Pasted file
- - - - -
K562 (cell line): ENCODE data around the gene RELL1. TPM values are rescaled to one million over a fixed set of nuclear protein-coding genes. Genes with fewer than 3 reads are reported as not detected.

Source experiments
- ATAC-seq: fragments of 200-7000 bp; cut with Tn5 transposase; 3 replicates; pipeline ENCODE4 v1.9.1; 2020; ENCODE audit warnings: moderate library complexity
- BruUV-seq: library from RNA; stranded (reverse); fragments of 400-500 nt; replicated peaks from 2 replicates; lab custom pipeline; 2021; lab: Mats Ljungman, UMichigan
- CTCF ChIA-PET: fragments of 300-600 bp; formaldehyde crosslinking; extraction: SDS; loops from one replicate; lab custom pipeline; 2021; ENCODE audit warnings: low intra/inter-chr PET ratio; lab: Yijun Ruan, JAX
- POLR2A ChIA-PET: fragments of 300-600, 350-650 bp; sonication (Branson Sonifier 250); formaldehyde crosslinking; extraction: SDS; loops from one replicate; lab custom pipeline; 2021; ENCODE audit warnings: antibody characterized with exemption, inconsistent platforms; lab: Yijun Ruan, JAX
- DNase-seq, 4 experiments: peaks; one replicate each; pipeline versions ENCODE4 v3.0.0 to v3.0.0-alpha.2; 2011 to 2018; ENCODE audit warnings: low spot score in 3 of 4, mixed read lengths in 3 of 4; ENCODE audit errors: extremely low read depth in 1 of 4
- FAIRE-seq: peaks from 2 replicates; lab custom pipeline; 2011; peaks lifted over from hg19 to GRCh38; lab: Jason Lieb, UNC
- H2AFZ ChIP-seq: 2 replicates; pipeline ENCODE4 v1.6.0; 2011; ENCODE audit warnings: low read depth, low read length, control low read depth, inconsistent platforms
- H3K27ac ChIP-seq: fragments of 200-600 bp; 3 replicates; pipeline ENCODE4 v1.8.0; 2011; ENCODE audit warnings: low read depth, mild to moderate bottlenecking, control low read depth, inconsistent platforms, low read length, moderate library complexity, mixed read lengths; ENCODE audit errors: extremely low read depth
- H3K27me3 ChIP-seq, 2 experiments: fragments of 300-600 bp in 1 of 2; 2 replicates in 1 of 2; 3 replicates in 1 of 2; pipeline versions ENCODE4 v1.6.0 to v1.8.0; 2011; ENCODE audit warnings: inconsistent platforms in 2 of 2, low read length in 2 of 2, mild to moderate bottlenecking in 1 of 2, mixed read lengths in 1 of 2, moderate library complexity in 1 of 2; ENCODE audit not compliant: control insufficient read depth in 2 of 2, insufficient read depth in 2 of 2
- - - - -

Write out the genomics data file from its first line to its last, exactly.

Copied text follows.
K562 (cell line): ENCODE data around the gene RELL1. TPM values are rescaled to one million over a fixed set of nuclear protein-coding genes. Genes with fewer than 3 reads are reported as not detected.

Source experiments
- ATAC-seq: fragments of 200-7000 bp; cut with Tn5 transposase; 3 replicates; pipeline ENCODE4 v1.9.1; 2020; ENCODE audit warnings: moderate library complexity
- BruUV-seq: library from RNA; stranded (reverse); fragments of 400-500 nt; replicated peaks from 2 replicates; lab custom pipeline; 2021; lab: Mats Ljungman, UMichigan
- CTCF ChIA-PET: fragments of 300-600 bp; formaldehyde crosslinking; extraction: SDS; loops from one replicate; lab custom pipeline; 2021; ENCODE audit warnings: low intra/inter-chr PET ratio; lab: Yijun Ruan, JAX
- POLR2A ChIA-PET: fragments of 300-600, 350-650 bp; sonication (Branson Sonifier 250); formaldehyde crosslinking; extraction: SDS; loops from one replicate; lab custom pipeline; 2021; ENCODE audit warnings: antibody characterized with exemption, inconsistent platforms; lab: Yijun Ruan, JAX
- DNase-seq, 4 experiments: peaks; one replicate each; pipeline versions ENCODE4 v3.0.0 to v3.0.0-alpha.2; 2011 to 2018; ENCODE audit warnings: low spot score in 3 of 4, mixed read lengths in 3 of 4; ENCODE audit errors: extremely low read depth in 1 of 4
- FAIRE-seq: peaks from 2 replicates; lab custom pipeline; 2011; peaks lifted over from hg19 to GRCh38; lab: Jason Lieb, UNC
- H2AFZ ChIP-seq: 2 replicates; pipeline ENCODE4 v1.6.0; 2011; ENCODE audit warnings: low read depth, low read length, control low read depth, inconsistent platforms
- H3K27ac ChIP-seq: fragments of 200-600 bp; 3 replicates; pipeline ENCODE4 v1.8.0; 2011; ENCODE audit warnings: low read depth, mild to moderate bottlenecking, control low read depth, inconsistent platforms, low read length, moderate library complexity, mixed read lengths; ENCODE audit errors: extremely low read depth
- H3K27me3 ChIP-seq, 2 experiments: fragments of 300-600 bp in 1 of 2; 2 replicates in 1 of 2; 3 replicates in 1 of 2; pipeline versions ENCODE4 v1.6.0 to v1.8.0; 2011; ENCODE audit warnings: inconsistent platforms in 2 of 2, low read length in 2 of 2, mild to moderate bottlenecking in 1 of 2, mixed read lengths in 1 of 2, moderate library complexity in 1 of 2; ENCODE audit not compliant: control insufficient read depth in 2 of 2, insufficient read depth in 2 of 2